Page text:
Capture the Flag

Cybercrime hunters

May 6, 2024


Last November, teams of University of Richmond students, faculty, and staff spent a weekend breaking into encrypted files, intercepting web traffic, and taking advantage of database flaws.

It sounds like a training session to become a hacker, but the intent was the opposite. The capture-the-flag event concluded Cyber Security Awareness Month with a hands-on opportunity for participants to learn to protect their information online.

The exercises, which participants call CTFs, are in-person and online gatherings of IT professionals, students, and others with an interest in cybersecurity. Participants seek out and exploit vulnerabilities in a system while capturing and collecting digital “flags” buried in encrypted files or embedded in a webpage.

After their team won the capture-the-flag competition, sophomores Leah Le and Maggie Song, along with Svetla Walsh from Information Services, appeared on the Assura podcast Unmasked.

John Craft, director of information security, participated in several such competitions at IT conferences and wanted to replicate the experience at Richmond. To host the event, he partnered with Assura, a leading cybersecurity consulting service, and MetaCTF, which creates the simulations and other cybersecurity trainings.

While most CTFs are limited to a few hours, Richmond’s took place over a four-day weekend, allowing more participants to work around their job and class schedules. Teams of up to four participants made their way through a series of “Jeopardy”-style challenges with increasing complexity across a variety of categories.

“It started with questions that were very fundamental and gave a basic understanding of a computer or a web browser,” Craft said. “As their knowledge increased, teams were able to tackle more difficult problems. For people who were less comfortable with computing or cybersecurity in general, it allowed them to ease into it.”

Sixteen teams comprising computer science majors and IT staff, as well as competitors from non-technology backgrounds, participated in Richmond’s CTF event. Winners received prizes, including hoodies, notebooks, and Apple AirTags from event sponsors.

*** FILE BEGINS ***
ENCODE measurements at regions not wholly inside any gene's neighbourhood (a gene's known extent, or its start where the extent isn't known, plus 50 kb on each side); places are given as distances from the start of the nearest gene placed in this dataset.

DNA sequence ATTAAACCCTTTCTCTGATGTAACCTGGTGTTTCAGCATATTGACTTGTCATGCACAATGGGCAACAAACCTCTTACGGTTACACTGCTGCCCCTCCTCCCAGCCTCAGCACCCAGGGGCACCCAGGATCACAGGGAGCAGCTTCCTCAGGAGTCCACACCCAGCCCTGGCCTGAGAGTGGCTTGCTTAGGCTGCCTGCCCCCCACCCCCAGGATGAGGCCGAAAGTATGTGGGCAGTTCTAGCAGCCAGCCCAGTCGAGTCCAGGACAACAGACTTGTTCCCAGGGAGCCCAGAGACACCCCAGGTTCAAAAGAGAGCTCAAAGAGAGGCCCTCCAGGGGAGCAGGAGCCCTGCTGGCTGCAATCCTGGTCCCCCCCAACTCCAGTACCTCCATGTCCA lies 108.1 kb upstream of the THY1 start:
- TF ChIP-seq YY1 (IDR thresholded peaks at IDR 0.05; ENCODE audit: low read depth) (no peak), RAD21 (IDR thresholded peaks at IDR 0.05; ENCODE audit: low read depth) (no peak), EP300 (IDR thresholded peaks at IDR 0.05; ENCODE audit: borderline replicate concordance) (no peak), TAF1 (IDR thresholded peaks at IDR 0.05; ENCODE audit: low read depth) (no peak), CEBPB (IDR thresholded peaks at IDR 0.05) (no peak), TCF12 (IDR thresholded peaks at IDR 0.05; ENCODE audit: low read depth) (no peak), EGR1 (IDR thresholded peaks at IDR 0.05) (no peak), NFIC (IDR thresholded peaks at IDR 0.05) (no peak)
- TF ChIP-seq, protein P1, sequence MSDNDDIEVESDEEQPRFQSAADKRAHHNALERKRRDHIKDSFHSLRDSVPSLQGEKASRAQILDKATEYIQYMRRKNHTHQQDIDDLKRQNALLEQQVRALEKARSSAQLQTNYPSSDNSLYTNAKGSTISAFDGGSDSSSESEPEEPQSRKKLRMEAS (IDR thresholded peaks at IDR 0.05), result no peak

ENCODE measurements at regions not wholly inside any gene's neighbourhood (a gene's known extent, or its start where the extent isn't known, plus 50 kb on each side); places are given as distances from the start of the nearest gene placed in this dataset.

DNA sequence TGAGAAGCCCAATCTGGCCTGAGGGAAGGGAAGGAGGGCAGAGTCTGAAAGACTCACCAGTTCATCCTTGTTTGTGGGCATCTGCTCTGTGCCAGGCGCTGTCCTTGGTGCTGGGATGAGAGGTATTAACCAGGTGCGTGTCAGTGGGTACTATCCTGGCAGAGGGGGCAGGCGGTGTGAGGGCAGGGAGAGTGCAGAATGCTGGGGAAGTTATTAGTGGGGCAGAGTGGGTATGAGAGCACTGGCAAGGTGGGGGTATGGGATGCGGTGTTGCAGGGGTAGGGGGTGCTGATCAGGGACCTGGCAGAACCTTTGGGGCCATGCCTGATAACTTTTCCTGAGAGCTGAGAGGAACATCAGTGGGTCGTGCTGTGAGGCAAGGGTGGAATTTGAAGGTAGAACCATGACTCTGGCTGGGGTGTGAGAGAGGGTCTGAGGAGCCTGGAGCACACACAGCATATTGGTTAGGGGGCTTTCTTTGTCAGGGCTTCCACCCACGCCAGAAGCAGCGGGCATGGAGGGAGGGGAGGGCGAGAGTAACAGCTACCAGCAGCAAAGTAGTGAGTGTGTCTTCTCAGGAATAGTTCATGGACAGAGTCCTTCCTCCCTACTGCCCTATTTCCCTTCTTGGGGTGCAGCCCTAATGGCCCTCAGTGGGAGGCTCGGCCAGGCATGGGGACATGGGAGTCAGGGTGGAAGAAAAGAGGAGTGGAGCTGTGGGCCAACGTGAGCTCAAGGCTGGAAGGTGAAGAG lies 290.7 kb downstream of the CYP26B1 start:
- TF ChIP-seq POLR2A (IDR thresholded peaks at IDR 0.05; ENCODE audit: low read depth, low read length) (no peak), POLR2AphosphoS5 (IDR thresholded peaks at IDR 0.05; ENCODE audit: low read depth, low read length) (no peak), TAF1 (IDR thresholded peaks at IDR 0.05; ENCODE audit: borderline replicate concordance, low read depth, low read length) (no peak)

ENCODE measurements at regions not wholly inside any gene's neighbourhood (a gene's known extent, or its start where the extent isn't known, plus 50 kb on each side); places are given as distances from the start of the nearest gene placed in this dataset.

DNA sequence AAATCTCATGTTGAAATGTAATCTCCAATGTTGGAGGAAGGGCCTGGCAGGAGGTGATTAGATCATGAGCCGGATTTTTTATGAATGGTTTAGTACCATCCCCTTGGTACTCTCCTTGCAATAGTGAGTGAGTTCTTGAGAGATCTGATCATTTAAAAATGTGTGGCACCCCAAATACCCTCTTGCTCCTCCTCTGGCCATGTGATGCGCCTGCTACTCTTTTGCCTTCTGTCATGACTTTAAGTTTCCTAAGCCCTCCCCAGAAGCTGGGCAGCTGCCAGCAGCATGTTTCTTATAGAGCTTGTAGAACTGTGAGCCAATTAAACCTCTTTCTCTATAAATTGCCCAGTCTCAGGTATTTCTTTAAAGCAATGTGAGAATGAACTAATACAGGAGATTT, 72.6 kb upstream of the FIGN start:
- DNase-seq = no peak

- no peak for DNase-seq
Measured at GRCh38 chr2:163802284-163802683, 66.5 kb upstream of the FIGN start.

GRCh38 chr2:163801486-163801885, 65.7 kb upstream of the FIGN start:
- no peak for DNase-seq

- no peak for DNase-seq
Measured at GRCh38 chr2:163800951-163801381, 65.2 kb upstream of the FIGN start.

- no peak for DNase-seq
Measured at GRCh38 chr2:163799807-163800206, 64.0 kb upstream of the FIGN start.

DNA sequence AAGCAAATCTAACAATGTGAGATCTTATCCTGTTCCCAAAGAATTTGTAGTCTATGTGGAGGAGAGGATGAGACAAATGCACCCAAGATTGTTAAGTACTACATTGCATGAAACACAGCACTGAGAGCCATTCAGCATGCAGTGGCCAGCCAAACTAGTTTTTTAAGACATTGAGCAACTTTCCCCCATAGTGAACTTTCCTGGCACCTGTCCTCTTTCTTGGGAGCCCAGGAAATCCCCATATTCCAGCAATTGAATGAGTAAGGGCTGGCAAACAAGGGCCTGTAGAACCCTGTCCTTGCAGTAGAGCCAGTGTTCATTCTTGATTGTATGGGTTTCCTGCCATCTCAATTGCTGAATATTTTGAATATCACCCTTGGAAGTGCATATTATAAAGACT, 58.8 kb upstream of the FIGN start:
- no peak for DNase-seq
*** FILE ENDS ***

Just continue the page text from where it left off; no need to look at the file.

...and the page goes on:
Sophomores Leah Le, Maggie Song, and Padmaja Karki made up the first-place team, Lovely Ladies. It was their first CTF, and they signed up after their computer science professor, David Balash, encouraged them to participate.

“We were even more incentivized to win this competition as that would gain some more recognition for our women in the STEM community,” said Le of the all-female team.

After the competition, Le and Song were featured on an April 2024 episode the Assura podcast “Unmasked.” During the interview, Le said her favorite exercises involved cryptography and password hashing, which connected her interests in computer science and math. Song said the competition was a chance to test new tools and see how SQL, a programming language for databases, could be used to hack a website.

Le also said the competition contributed to her growing understanding of cybersecurity. “Before, I only thought of it as the rule of thumb, ‘Don't put your personal information in your password.’ The competition revealed a whole new world.”

Craft said he hopes the CTF becomes an annual opportunity where students can explore their interests and career possibilities in the cybersecurity field. But, he added, the hands-on format is also an engaging way for any computer user to learn how to protect their data.

“They were able to think like a hacker, but in a safe, controlled environment,” he said. “It gives you perspective on what a malicious person might try to do.”